A cold wind whipped through the bare trees as I walked the perimeter of JTV Hill Park.  There was no denying it: winter had arrived in the Circle City.  Temperatures are dropping, Indy Parks remain open.  Though JTV Hill Park’s baseball, softball, and soccer fields stood empty during my recent visit, peels of children’s laughter came from the playground equipment as a group gathered under a nearby picnic shelter. JTV Hill Park spans ten acres in the 1800 block of Columbia Avenue.  The neighborhood park was established in 1921 to serve the residents of the Martindale-Brightwood community.  It is...

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At Your Leisure: Jackets Required

1930s postcard showing the interior that became the King Cole. (Image: eBay) Do you have a special occasion coming up or just want to impress a first date? What would be your go-to destination? For nearly seventy years, the answer to that question could be found at Seven North Meridian Street in a building that is, to this day, nicknamed for the legendary restaurant that once occupied the basement: The King Cole. The ten-story building at the northeast corner of Washington and Meridian Streets is substantial for more than its prime location. The building was designed by Vonnegut, Bohn,...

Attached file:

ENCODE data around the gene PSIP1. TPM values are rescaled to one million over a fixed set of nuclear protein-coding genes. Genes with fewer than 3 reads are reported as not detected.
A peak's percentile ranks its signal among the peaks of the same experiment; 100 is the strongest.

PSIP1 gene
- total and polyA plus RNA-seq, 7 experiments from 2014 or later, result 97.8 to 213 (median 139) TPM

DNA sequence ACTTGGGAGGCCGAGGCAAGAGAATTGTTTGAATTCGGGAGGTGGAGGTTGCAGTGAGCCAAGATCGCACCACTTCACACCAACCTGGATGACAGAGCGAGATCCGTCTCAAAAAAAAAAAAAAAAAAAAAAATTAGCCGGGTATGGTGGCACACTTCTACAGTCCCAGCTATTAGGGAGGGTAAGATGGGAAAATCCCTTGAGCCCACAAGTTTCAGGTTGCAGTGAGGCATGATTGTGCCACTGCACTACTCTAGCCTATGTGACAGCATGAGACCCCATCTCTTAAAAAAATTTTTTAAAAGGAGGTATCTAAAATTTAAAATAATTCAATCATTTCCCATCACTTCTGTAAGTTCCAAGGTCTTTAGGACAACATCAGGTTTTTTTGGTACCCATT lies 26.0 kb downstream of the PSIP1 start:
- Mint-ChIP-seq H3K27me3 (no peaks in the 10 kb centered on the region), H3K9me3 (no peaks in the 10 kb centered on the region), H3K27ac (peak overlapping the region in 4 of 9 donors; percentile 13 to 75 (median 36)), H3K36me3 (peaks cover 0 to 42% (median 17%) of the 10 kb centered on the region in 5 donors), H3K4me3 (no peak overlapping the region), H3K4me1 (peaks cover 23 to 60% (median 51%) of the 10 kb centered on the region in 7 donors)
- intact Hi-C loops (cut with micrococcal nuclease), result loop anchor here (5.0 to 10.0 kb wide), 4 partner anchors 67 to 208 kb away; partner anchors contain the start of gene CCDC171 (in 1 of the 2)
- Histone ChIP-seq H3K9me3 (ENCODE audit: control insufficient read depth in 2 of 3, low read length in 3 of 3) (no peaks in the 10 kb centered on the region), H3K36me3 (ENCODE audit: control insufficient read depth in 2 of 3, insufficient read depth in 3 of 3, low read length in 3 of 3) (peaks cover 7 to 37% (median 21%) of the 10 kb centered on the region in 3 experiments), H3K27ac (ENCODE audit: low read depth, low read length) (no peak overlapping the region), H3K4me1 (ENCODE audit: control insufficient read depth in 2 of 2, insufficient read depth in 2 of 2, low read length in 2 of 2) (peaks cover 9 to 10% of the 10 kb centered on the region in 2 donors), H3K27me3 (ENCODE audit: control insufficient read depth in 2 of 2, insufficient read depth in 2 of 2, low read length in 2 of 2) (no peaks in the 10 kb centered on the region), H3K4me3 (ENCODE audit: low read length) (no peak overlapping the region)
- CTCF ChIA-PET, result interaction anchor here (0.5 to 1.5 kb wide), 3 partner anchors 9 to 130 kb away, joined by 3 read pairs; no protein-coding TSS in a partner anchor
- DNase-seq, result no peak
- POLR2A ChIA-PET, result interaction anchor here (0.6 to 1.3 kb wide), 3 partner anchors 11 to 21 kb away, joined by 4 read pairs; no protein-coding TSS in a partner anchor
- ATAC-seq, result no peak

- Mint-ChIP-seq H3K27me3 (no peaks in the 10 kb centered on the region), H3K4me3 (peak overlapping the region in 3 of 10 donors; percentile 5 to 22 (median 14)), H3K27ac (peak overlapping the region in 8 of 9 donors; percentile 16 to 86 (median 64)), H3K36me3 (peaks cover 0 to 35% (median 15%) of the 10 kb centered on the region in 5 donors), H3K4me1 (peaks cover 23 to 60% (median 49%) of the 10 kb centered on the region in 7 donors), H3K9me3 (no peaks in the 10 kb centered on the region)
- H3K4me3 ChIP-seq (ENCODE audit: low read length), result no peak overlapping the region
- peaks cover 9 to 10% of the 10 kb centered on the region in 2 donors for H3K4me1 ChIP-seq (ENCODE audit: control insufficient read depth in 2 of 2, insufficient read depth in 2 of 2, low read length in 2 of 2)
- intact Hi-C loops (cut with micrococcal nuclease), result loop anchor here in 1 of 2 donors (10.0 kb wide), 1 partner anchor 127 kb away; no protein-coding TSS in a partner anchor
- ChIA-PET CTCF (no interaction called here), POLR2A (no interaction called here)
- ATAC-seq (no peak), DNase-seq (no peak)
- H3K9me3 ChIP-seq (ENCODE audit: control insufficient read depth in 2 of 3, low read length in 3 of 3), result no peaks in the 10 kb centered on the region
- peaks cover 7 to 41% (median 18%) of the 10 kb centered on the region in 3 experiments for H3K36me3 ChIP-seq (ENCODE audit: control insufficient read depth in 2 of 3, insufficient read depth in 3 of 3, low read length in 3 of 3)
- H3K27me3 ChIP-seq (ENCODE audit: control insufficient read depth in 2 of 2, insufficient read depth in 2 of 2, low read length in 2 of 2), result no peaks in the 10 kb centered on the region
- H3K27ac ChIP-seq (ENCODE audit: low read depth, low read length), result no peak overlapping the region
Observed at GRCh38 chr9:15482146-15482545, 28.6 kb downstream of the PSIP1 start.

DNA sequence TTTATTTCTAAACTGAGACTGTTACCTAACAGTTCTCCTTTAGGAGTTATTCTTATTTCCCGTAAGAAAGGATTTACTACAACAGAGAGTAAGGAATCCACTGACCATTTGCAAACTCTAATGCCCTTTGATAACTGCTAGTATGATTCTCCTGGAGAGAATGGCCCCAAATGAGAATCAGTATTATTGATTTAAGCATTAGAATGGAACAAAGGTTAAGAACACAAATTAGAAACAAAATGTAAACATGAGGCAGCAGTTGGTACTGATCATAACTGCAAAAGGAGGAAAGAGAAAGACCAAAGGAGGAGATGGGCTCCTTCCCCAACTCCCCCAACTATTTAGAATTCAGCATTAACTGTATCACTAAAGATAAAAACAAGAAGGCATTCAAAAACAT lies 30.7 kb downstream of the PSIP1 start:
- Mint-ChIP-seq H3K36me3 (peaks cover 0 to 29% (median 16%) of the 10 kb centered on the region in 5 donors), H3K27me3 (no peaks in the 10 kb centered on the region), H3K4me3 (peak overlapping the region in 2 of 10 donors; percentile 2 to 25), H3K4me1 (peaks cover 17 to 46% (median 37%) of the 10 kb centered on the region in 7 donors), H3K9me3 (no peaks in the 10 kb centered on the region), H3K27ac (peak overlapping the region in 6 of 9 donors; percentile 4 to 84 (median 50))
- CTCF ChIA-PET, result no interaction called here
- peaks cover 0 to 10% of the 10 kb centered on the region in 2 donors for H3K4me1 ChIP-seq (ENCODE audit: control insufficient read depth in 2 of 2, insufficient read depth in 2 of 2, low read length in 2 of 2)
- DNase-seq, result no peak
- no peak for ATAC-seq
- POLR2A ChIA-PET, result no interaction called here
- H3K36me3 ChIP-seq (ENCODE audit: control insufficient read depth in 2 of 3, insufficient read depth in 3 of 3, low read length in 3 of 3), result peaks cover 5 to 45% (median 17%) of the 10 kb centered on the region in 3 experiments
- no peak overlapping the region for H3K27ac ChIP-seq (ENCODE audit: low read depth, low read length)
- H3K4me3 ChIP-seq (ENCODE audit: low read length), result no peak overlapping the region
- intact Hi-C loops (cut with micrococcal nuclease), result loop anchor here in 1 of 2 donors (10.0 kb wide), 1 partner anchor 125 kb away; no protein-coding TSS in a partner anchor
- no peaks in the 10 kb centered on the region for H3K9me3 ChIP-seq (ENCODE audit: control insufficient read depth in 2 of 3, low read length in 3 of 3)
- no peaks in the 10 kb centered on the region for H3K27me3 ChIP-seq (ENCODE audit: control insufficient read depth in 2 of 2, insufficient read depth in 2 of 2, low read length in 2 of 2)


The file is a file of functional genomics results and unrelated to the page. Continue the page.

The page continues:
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Then & Now: Kern Bicycle Shop/Crayton Confectionery, 1900 Block Howard Street

James W Kern’s Bicycle and Motorcycle Repair Shop at 1921 Howard Street, ca. 1915-1920. (Can anyone date these motorcycles?) This view looks southwest toward the intersection of Hiatt Street. James W. Kern is 2nd from the right. (The Indiana Album: Loaned by Nancy Netter) Strict zoning laws, while necessary to protect residential districts from incompatible businesses, have perhaps deprived us of one aspect what makes neighborhoods interesting and walkable…the corner store. In the early part of the 20th century, most neighborhoods were dotted with drug stores, taverns, house parlors converted into restaurants and shops, and small grocery stores. Reader Nancy...

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HI Mailbag: Musical Families in Early Indianapolis